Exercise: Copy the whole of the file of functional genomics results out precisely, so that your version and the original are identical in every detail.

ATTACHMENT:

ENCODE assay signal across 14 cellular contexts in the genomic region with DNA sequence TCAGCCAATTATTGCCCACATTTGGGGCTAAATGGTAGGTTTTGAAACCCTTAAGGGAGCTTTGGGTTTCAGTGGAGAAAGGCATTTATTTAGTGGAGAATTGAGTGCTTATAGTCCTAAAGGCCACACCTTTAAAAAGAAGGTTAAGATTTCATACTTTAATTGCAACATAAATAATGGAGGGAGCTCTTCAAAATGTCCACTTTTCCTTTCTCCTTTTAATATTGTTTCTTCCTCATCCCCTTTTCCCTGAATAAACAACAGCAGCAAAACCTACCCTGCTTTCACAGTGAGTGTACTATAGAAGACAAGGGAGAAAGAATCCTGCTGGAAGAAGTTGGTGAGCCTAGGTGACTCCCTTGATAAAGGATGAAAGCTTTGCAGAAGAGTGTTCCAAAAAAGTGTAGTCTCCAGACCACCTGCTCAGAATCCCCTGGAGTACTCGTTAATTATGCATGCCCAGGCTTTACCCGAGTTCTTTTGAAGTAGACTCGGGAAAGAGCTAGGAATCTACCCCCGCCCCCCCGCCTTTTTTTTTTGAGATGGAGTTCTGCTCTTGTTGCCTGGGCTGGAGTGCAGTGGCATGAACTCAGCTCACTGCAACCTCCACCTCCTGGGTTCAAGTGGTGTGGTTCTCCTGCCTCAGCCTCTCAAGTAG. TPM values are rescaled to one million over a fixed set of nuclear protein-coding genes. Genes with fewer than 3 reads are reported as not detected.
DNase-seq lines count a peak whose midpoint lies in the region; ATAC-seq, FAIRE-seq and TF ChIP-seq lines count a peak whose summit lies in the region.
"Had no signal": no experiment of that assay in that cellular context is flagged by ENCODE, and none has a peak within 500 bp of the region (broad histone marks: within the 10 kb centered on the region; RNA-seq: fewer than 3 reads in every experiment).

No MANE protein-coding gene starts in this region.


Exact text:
ENCODE assay signal across 14 cellular contexts in the genomic region with DNA sequence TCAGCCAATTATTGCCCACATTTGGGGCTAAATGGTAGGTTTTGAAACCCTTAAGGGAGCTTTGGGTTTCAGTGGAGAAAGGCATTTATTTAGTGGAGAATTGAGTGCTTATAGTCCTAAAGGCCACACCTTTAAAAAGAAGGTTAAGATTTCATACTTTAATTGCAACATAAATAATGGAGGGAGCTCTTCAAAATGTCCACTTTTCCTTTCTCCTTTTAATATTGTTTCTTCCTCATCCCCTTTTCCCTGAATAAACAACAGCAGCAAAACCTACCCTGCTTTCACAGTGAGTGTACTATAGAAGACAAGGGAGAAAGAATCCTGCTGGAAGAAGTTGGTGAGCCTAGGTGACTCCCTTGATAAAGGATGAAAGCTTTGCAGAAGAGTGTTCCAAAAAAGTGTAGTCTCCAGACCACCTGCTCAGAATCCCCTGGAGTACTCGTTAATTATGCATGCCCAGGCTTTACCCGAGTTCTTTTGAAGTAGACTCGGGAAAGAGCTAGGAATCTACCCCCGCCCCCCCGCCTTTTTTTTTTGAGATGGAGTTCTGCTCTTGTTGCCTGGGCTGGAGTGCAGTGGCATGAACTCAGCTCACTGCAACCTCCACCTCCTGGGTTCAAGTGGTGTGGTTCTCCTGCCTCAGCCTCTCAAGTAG. TPM values are rescaled to one million over a fixed set of nuclear protein-coding genes. Genes with fewer than 3 reads are reported as not detected.
DNase-seq lines count a peak whose midpoint lies in the region; ATAC-seq, FAIRE-seq and TF ChIP-seq lines count a peak whose summit lies in the region.
"Had no signal": no experiment of that assay in that cellular context is flagged by ENCODE, and none has a peak within 500 bp of the region (broad histone marks: within the 10 kb centered on the region; RNA-seq: fewer than 3 reads in every experiment).

No MANE protein-coding gene starts in this region.